So why is David Gregory making a point of stressing the cost of the recount, if that cost is completely trivial (and would be worth spending if it were ten times as much)?
What we do know is that Norm Coleman, clinging to a 200 vote lead, has stressed the cost of the recount in arguing that it should not proceed. The Minneapolis Star-Tribune has reported "Coleman urged Franken to waive his right to a recount, saying that the prospect of changing the result was remote and that a recount would be costly to taxpayers (about $86,000)."
Awfully nice of Gregory to carry Coleman's water like that, isn't it?
Discussing the possibility of Democrats gaining a filibuster-proof majority in the Senate, Joe Scarborough stated, "So, with [Sen. Ted] Stevens losing, Democrats have 58 [senators and Senator-elects]. They've got this run-off in Georgia, which could get them to 59. ... If Al Franken steals enough votes in Minnesota, they get to 60. I'm not saying he stole any votes, I'm just saying, as a Republican from Florida, I mean, it's a close race. Steal some votes, you get over the top." In fact, Minnesota Republican Gov. Tim Pawlenty has repeatedly said there is no actual evidence of fraud in the vote count of the state's Senate race.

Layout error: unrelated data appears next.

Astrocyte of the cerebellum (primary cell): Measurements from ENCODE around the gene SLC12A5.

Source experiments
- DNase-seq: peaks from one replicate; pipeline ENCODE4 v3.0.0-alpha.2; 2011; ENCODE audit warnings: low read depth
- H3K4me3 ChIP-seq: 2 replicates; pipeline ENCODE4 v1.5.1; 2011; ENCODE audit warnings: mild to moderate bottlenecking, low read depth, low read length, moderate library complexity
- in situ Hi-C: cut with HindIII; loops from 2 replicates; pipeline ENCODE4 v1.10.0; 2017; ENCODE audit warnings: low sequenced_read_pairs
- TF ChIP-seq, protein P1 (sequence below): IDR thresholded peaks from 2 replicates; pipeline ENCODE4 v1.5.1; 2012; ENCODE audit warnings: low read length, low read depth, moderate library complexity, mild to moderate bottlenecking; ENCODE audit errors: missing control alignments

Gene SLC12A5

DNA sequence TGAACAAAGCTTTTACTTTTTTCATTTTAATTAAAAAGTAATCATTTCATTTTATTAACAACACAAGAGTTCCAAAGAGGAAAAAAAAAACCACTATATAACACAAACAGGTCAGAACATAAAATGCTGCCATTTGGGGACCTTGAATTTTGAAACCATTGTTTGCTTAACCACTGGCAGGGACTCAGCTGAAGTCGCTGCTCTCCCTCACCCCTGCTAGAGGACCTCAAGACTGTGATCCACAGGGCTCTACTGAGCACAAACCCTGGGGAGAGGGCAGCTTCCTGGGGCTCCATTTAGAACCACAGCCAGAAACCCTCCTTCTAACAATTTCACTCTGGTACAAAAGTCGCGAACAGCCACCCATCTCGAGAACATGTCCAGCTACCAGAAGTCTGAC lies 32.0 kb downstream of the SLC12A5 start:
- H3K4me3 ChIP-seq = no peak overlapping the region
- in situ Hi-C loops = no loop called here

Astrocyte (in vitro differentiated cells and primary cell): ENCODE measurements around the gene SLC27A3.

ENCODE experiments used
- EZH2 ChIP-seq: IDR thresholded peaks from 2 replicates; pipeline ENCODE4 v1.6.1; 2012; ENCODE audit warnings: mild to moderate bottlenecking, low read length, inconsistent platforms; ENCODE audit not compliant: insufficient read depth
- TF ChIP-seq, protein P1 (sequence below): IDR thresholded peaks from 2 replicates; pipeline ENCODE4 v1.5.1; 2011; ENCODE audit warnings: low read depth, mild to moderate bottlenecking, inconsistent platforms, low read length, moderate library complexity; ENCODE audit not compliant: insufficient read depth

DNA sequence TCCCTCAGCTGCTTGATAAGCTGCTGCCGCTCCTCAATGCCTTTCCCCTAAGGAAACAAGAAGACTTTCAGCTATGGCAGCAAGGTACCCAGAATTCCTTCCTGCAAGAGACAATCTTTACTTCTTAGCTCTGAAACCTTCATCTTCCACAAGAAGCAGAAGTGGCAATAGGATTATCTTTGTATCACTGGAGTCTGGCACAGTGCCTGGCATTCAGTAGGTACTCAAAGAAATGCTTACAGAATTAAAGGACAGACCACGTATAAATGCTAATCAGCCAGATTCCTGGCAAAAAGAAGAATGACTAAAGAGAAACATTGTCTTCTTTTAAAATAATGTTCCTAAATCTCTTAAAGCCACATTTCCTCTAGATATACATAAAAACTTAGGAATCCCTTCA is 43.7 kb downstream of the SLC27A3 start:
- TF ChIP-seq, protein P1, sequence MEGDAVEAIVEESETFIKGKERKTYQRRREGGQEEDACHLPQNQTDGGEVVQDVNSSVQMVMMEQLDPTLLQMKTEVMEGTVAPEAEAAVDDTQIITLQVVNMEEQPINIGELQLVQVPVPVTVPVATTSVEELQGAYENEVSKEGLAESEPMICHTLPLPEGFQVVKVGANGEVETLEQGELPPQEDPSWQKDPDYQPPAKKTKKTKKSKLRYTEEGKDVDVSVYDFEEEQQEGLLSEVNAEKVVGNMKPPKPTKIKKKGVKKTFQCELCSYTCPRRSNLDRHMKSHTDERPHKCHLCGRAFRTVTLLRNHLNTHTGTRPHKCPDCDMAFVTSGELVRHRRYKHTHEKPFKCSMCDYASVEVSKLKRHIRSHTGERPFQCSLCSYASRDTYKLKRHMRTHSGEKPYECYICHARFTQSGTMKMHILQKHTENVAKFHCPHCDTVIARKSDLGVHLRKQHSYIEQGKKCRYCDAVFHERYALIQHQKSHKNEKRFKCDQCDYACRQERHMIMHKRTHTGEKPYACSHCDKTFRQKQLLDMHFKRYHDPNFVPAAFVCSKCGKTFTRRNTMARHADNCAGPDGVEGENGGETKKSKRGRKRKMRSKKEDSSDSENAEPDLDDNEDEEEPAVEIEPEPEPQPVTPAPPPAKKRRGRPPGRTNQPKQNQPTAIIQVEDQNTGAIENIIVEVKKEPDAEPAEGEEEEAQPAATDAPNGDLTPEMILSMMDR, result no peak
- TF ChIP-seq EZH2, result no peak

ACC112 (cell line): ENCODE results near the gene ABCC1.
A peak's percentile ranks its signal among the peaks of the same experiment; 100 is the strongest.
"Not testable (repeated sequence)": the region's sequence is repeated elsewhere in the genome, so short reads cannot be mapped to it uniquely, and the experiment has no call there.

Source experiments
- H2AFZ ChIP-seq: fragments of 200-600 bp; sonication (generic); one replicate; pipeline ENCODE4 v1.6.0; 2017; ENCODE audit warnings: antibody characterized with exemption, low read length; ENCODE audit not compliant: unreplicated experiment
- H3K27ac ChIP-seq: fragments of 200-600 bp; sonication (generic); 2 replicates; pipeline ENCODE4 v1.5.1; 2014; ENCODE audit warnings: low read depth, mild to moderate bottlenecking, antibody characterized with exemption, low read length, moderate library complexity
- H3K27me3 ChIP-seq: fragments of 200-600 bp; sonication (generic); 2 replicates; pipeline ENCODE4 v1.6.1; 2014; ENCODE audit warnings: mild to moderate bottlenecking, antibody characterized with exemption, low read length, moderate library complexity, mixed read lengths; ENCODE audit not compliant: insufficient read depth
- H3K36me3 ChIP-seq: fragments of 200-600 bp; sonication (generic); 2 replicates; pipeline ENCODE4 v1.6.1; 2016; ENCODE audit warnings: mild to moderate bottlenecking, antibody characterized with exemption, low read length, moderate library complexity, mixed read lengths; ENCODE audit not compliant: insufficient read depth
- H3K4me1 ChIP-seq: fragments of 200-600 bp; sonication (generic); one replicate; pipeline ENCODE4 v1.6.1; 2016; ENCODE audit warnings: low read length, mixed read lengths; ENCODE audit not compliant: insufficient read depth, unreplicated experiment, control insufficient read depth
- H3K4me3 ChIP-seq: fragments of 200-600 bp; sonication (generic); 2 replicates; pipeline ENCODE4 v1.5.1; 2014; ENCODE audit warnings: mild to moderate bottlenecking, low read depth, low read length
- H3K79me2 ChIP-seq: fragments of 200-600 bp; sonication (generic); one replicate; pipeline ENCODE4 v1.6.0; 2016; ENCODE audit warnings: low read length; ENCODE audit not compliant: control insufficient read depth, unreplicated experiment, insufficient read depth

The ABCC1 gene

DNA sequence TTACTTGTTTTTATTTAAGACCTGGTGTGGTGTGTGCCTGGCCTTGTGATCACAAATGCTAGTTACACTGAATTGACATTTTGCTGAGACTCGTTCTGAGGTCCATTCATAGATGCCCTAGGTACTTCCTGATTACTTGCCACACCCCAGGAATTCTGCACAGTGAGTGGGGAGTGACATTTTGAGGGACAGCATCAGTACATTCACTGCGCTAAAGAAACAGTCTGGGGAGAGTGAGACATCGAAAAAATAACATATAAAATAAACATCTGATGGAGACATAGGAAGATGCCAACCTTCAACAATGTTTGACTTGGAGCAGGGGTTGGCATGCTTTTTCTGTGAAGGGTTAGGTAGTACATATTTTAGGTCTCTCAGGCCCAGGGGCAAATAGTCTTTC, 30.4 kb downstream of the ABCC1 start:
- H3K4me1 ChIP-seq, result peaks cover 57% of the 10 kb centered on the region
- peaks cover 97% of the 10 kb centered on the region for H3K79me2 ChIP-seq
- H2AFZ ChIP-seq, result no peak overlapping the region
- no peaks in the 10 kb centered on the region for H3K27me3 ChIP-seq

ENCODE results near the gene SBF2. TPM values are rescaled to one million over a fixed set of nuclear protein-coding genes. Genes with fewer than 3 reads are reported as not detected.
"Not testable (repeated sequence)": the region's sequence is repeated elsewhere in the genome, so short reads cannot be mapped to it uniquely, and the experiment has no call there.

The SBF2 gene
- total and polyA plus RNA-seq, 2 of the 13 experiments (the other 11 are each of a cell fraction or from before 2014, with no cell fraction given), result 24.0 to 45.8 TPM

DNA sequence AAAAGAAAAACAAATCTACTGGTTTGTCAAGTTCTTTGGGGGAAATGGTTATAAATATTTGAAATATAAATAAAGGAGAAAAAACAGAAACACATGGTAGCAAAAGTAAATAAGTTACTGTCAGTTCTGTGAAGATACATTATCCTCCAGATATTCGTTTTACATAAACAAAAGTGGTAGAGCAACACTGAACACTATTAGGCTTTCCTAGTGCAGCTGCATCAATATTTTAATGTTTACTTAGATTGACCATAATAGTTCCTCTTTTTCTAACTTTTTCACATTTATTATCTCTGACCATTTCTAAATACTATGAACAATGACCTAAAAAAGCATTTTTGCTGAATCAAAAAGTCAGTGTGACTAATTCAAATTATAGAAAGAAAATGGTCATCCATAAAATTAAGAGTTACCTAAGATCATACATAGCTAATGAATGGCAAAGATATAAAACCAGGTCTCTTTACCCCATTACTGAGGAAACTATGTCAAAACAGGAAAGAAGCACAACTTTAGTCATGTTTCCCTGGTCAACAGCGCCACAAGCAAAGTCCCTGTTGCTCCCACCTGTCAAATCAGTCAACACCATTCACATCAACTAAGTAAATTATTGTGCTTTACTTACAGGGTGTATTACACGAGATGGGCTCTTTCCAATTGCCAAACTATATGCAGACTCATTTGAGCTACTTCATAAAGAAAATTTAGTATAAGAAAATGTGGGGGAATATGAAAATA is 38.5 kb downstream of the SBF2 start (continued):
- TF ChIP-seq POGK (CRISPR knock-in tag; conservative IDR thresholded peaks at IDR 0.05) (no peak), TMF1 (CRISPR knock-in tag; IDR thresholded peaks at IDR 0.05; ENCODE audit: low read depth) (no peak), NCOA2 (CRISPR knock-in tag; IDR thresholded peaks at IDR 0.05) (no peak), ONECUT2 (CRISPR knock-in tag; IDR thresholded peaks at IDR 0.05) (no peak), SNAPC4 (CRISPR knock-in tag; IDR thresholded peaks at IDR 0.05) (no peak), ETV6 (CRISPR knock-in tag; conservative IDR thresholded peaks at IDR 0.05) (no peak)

Time repeated an "accus[ation]" by Sen. Norm Coleman's campaign that Minnesota Secretary of State Mark Ritchie has " 'breach[ed] neutrality' by saying that the State Canvassing Board will probably consider taking up ... tossed absentee ballots" in advance of a recount in the Senate race between Coleman and Al Franken. But Time did not note that Republican Gov. Tim Pawlenty approved of the composition of the board Ritchie named to certify the vote and oversee the recount or that a lawyer for Coleman's campaign reportedly said that the "state should feel good about who's on the panel."